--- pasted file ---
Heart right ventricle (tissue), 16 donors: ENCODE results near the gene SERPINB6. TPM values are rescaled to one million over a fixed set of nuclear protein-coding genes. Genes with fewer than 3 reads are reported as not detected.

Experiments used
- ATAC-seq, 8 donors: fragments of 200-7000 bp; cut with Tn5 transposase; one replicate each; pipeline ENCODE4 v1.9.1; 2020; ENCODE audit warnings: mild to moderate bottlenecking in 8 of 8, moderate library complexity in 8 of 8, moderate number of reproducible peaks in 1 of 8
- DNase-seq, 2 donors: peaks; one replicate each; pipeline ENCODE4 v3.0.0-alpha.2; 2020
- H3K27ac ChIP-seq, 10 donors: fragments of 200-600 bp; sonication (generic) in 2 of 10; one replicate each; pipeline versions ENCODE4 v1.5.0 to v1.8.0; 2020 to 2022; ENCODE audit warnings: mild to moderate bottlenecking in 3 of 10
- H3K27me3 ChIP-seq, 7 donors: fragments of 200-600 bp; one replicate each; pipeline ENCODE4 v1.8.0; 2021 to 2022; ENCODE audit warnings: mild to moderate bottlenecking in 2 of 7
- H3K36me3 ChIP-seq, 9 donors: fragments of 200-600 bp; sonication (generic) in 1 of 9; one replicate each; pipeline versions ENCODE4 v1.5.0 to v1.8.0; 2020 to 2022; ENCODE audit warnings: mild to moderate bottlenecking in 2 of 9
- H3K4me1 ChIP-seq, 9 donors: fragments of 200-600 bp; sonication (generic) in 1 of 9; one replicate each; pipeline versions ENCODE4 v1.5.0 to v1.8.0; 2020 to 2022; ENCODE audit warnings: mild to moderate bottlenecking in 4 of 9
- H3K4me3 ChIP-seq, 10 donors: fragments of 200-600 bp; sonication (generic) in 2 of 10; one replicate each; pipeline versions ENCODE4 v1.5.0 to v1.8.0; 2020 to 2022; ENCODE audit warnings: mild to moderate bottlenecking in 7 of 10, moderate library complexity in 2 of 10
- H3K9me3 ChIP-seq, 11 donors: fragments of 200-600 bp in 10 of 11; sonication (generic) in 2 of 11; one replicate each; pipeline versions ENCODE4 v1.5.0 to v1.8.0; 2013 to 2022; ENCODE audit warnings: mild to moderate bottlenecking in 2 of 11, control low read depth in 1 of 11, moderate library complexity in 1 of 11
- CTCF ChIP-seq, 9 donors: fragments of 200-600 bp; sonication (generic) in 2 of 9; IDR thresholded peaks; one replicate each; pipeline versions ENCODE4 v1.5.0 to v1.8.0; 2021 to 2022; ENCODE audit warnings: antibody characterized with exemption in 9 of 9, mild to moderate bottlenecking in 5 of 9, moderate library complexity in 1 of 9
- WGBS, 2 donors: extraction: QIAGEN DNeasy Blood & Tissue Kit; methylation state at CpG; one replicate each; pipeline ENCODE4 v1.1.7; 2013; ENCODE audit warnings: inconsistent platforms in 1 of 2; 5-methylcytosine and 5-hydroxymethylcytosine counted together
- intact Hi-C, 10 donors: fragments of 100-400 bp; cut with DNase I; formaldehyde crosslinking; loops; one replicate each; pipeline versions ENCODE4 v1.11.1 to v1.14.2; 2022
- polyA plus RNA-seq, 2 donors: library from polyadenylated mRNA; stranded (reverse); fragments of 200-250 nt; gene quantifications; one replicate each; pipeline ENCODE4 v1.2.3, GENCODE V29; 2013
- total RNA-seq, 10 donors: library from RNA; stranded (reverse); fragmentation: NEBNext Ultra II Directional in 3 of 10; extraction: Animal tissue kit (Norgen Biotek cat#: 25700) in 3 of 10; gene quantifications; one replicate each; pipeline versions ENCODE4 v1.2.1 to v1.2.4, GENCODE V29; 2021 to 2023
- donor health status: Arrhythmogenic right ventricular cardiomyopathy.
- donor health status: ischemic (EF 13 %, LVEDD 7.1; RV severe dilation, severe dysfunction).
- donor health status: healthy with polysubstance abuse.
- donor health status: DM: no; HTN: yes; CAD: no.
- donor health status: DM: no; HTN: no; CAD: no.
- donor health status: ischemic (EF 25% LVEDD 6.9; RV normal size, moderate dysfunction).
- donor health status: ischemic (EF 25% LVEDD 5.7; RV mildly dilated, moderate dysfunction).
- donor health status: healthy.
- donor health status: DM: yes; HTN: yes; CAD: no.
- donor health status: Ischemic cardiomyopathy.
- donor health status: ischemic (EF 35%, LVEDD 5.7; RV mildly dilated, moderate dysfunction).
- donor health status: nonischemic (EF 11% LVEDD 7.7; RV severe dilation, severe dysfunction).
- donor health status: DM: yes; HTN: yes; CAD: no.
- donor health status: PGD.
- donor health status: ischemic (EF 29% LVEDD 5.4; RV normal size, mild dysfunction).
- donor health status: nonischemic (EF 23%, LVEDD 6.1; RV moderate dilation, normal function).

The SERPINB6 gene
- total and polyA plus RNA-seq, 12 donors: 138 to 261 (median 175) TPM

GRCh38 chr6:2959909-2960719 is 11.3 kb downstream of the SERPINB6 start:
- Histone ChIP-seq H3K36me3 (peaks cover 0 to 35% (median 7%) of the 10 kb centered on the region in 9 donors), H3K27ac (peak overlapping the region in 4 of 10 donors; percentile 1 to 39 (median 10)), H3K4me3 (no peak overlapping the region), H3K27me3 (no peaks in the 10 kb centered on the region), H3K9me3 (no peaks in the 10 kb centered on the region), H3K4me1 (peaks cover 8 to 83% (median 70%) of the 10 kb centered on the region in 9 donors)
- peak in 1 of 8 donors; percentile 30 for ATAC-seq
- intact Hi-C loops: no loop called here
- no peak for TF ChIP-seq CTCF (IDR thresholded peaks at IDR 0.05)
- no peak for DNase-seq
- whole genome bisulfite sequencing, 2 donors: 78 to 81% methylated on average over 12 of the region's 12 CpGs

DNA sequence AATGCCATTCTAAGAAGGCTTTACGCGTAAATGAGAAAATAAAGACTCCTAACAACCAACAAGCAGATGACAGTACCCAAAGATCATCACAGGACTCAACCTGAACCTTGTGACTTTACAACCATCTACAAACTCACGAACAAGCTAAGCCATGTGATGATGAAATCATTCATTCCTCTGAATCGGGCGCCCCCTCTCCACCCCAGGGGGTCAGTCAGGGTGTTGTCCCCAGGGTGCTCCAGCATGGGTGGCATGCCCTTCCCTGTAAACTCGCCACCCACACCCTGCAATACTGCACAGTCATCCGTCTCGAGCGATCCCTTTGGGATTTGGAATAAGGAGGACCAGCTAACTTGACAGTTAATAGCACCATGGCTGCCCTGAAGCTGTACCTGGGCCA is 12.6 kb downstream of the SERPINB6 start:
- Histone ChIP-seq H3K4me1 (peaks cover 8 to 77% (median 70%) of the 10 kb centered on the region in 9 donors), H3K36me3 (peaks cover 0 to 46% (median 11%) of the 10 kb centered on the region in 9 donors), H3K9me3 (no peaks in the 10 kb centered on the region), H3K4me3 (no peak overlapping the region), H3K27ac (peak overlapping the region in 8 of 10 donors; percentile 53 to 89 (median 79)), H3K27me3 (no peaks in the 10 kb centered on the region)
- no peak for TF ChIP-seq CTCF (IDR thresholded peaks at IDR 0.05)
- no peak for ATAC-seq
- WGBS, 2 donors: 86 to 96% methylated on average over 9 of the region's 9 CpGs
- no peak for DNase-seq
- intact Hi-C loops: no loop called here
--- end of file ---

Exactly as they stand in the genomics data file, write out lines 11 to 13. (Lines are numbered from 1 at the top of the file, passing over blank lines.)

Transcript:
- CTCF ChIP-seq, 9 donors: fragments of 200-600 bp; sonication (generic) in 2 of 9; IDR thresholded peaks; one replicate each; pipeline versions ENCODE4 v1.5.0 to v1.8.0; 2021 to 2022; ENCODE audit warnings: antibody characterized with exemption in 9 of 9, mild to moderate bottlenecking in 5 of 9, moderate library complexity in 1 of 9
- WGBS, 2 donors: extraction: QIAGEN DNeasy Blood & Tissue Kit; methylation state at CpG; one replicate each; pipeline ENCODE4 v1.1.7; 2013; ENCODE audit warnings: inconsistent platforms in 1 of 2; 5-methylcytosine and 5-hydroxymethylcytosine counted together
- intact Hi-C, 10 donors: fragments of 100-400 bp; cut with DNase I; formaldehyde crosslinking; loops; one replicate each; pipeline versions ENCODE4 v1.11.1 to v1.14.2; 2022